“You were chosen, other people had to take what they got…!” and other positive affirmations are at the heart of Bravely Being Me, an inspiring new anthology featuring famous faces who were adopted, including Lorraine Pascale, Jackie Kay and Joy Carter.

Bravely Being Me: Brilliant Stories of Adopted People, launched by Adoption UK, is a beautifully illustrated book for adopted 7-10 children and features a diverse mix of celebrities. Three of the contributors featured in the book caught our eye.

Lorraine Pascale

Bravely Being Me
Bravely Being Me: Lorraine Pascale
llustrated by Nicci Martin

Chef and presenter Lorraine Pascale’s birth parents were from the Caribbean, but she was born in a hospital for young women who were not married or needed extra support. At 18 months she was adopted by a white couple from the Cotswolds. At just 16, Lorraine was discovered by a modelling scout and went on to have a wonderful modelling career. She was the first Black model to appear on the cover of American Elle magazine. Today she is a mother and has a wonderful career as a chef and is the author of several cookery books. She has sold more than one million books in the UK alone.

Lorraine’s story shows that with love and support, you can become anything you want in life. As she says in her own words: “Don’t judge a person by what you see on the outside.”


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Jackie Kay

Bravely Being Me
Bravely Being Me: Jackie Kay
llustrated by Nicci Martin

Jackie Kay is a popular poet and author who was adopted as a baby. Today she is a Chancellor of the University of Salford and has been awarded both an MBE and a CBE.

She wrote about her search for her adoptive parents in her book Red Dust Road, with her birth mum who she clearly has a wonderful relationship. In Bravely Being Me, she writes: “If somebody had offered me the choice, I would have chosen to be adopted by my adoptive parents: I would have picked them out of an orchard of trees and made them part of my family tree. … My mum used to say: ‘You were chosen. Other people had to take what they got, but I picked you!’”


Joy Carter

Bravely Being Me: Joy Carter
llustrated by Nicci Martin

Joy Carter is a successful musical comedian. She was adopted as a baby to white English missionaries and grew up in Lincolnshire. Joy was bullied at school but found solace in performing arts, eventually breaking into comedy in which she has a made a career for the last 20 years.

In keeping with the theme that you can be anything you want; Joy says of her adoptive experience: “I learned how to change my life scars into beautiful badges of honour! I can’t change my past, but I can embrace my journey, find my voice and be proud of who I am, who I was and now who I am becoming.”


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Bravely Being Me was launched during National Adoption Week (18 – 23 October) and the experiences of its contributors shows the importance of providing guaranteed long-term support for families who adopt to help them thrive.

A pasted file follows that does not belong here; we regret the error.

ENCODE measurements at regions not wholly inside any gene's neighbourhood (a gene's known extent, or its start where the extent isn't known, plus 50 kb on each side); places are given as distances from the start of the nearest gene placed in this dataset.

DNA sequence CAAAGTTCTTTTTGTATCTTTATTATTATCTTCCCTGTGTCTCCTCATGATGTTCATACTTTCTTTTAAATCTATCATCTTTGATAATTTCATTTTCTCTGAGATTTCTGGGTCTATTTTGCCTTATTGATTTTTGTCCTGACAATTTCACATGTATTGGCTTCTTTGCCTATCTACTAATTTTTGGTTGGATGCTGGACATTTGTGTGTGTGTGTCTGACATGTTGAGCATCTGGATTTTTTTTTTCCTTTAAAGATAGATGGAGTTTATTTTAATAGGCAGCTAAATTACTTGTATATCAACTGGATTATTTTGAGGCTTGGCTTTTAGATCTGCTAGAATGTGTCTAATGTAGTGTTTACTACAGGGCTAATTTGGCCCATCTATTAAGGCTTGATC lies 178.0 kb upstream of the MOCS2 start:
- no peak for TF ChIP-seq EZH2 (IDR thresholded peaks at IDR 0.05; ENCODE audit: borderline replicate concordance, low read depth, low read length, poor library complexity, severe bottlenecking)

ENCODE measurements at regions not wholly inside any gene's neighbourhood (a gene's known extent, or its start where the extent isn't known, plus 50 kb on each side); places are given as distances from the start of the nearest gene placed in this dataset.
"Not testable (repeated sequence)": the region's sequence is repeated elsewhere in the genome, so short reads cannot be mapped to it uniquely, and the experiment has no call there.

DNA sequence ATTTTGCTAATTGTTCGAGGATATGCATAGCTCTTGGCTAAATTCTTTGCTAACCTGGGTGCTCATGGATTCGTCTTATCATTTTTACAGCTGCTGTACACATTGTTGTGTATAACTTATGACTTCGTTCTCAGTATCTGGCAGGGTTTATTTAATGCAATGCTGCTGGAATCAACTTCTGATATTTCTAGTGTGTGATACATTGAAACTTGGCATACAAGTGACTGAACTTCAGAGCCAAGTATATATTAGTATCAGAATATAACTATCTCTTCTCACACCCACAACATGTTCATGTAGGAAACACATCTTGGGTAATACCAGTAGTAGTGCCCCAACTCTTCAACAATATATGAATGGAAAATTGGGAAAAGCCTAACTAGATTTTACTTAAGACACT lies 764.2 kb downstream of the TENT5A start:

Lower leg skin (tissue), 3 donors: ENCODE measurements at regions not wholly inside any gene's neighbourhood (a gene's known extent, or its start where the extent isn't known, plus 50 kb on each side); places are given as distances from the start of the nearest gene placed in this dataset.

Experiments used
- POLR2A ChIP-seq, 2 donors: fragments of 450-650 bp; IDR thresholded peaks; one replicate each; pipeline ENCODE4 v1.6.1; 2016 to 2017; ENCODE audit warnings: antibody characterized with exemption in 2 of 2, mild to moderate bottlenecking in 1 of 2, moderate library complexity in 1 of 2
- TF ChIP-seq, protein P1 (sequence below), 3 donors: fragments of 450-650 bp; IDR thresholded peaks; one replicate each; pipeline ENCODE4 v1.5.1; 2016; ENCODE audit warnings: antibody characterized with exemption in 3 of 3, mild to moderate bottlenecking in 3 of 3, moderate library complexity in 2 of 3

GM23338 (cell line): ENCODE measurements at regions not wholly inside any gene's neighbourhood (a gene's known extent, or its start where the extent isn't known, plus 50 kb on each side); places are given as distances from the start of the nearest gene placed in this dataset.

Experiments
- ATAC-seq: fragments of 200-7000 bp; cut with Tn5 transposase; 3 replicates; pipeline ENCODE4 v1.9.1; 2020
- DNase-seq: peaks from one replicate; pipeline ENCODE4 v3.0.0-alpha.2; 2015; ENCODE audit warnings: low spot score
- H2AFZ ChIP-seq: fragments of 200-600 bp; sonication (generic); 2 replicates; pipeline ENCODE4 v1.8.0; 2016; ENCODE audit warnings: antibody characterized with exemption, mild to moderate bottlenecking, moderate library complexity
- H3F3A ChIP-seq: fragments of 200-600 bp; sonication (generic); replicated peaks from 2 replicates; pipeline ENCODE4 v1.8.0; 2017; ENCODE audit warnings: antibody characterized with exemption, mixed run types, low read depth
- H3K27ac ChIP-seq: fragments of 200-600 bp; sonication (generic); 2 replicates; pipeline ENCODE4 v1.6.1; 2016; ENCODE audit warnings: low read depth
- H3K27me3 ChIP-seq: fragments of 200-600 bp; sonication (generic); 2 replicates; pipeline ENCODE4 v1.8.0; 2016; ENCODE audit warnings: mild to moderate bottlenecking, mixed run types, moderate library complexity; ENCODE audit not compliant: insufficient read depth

Sadly, at any one time too many children are waiting to be matched with a family – 2,100 children in England and 2,160 approved adopters are waiting to be matched with a child.

For those that manage to be matched, it’s not always a happy ending. Adoption UK says:

“Adopted children are among the most complex and vulnerable in society, with three-quarters having suffered serious neglect or abuse in their early lives, with lasting impact on relationships, health, and learning. These children can require intensive therapy and long-term support to help them thrive.”

The charity is also calling on the Government to make a ten-year commitment to the Adoption Support Fund (ASF), which provides adoptive families in England with therapeutic support. A third of parents told Adoption UK support accessed through the ASF had helped them avoid a family breakdown.

Adoption UK: “These children need the right adopters to provide them with forever homes.”

The charity is calling for thorough assessments for every adopted child before they move to their new families, leading to a detailed support plan that considers future as well as current needs, and a duty for adoption agencies to deliver the agreed support.

So, while the famous faces featured in Bravely Being Me made it against the odds, much still needs to be done to ensure that every adopted child, and the families that they are matched with get the right support to be able to thrive and be who they were truly meant to be.


Bravely Being Me
Bravely Being Me book cover


Order a copy of Bravely Being Me: Brilliant Stories of Adopted People: edited by Sam Langley-Swain and illustrations by Nicci Martin, here.

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